New Raoul law expands protections for sexual assault survivors

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Published: 30 August 2018

SPRINGFIELD —  Legislation sponsored by State Senator Kwame Raoul (D-Chicago 13th) providing additional protections and rights for survivors of sexual assault or abuse was signed into law on Friday.  

The Survivors’ Bill of Rights fills in gaps in Illinois’ current laws and brings the state in line with federal guidelines.

“A victim of sexual assault should not have to go through any more trauma when attempting to get help,” Raoul said. “We need to protect their rights and assist them in reporting these crimes so the perpetrators can be brought to justice.”

In drafting the legislation, Raoul worked closely with Rise, a national civil rights nonprofit that worked with Congress to pass a federal Survivors’ Bill of Rights in 2016. The organization is working to create legislation in every state to protect the estimated 25 million survivors of sexual assault.

New protections for victims of sexual assault or abuse include:

•    allowing them to shower at the hospital post-examination;
•    allowing them to obtain a copy of the police report relating to the incident;
•    allowing them to have a sexual assault advocate and a support person of their choosing present for medical and physical examinations;
•    allowing them to retain their own counsel;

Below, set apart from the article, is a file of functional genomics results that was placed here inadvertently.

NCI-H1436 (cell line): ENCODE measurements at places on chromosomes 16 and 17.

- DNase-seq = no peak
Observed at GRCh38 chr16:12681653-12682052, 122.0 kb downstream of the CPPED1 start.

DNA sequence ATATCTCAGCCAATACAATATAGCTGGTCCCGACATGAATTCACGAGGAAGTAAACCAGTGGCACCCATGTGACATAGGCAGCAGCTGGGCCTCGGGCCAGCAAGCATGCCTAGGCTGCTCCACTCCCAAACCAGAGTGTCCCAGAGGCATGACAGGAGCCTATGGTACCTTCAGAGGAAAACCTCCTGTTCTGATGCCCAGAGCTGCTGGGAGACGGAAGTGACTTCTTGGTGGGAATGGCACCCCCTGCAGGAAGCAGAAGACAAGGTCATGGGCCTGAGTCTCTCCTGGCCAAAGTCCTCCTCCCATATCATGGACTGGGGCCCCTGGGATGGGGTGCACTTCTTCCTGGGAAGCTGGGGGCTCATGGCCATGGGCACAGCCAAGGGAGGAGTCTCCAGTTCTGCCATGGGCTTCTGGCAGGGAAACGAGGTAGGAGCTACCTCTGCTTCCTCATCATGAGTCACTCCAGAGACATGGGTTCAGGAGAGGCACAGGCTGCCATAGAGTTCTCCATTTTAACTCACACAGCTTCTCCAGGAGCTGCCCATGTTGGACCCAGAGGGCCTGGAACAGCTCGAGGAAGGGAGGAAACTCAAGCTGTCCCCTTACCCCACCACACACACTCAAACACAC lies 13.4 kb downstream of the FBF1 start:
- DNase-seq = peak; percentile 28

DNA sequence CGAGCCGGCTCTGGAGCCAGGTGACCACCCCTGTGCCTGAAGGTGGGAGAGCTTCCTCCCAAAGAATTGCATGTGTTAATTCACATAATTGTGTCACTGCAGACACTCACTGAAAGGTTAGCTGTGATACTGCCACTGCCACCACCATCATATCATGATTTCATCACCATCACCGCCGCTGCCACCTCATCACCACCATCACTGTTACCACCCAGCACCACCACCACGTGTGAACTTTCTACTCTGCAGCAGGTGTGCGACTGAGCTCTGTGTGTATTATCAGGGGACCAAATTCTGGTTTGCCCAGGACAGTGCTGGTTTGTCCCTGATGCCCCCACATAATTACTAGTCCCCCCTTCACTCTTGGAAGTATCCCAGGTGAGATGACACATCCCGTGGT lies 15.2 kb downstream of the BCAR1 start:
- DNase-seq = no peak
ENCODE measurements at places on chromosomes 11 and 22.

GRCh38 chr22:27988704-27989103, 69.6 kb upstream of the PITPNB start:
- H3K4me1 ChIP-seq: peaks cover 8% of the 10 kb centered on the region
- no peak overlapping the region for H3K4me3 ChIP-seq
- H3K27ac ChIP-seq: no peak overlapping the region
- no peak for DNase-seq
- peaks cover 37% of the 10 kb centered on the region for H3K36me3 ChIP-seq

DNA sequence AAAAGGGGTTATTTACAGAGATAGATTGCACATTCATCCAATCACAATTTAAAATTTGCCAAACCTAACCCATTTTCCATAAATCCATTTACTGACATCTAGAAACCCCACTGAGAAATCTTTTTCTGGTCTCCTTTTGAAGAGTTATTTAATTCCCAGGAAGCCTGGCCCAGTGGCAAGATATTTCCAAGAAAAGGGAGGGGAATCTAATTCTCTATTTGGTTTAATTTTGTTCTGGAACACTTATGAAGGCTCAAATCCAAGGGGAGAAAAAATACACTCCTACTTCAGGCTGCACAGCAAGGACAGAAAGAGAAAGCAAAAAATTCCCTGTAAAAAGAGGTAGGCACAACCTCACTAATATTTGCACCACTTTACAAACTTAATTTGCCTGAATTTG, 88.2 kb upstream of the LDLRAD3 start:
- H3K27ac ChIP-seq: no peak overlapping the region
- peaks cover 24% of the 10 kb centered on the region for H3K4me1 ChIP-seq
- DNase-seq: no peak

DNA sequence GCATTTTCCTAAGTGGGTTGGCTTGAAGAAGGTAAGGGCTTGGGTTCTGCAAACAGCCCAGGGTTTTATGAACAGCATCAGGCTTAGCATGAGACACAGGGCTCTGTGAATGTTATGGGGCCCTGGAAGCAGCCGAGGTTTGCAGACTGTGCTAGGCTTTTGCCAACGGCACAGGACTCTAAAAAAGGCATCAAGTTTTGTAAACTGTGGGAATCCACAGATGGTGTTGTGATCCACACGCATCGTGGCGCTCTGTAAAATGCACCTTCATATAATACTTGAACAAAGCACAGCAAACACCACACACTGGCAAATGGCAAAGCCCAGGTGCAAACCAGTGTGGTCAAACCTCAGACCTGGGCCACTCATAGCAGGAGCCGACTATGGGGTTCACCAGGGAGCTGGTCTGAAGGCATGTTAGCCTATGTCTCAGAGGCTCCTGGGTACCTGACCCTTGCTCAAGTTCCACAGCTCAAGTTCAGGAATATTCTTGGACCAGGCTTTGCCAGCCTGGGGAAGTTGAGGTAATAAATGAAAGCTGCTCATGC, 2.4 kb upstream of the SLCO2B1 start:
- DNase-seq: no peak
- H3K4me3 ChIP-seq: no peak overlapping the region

•    prohibiting law enforcement from prosecuting the victim for a crime related to use of alcohol, cannabis, or a controlled substance based on the sexual assault forensic evidence collected;
•    providing that consenting to the collection of evidence by means of a rape kit extends the statute of limitations for a criminal prosecution to maximum currently provided by law (10 years).

The law also extends the time period during which rape kits can be tested.

Currently, if a victim of sexual assault or rape does not immediately consent to having a rape kit tested, law enforcement will retain it for 5 years or, in the case of a minor, 5 years after they turn 18.

This law extends that retention period to 10 years. A victim can provide written consent for the kit to be tested anytime during that period.

Senate Bill 3404 takes effect on Jan. 1, 2019.

00-Pol RT,010-Inoreader Saves,19-Legal,26-Delivered

via Illinois State Senator Kwame Raoul

August 30, 2018 at 03:25PM

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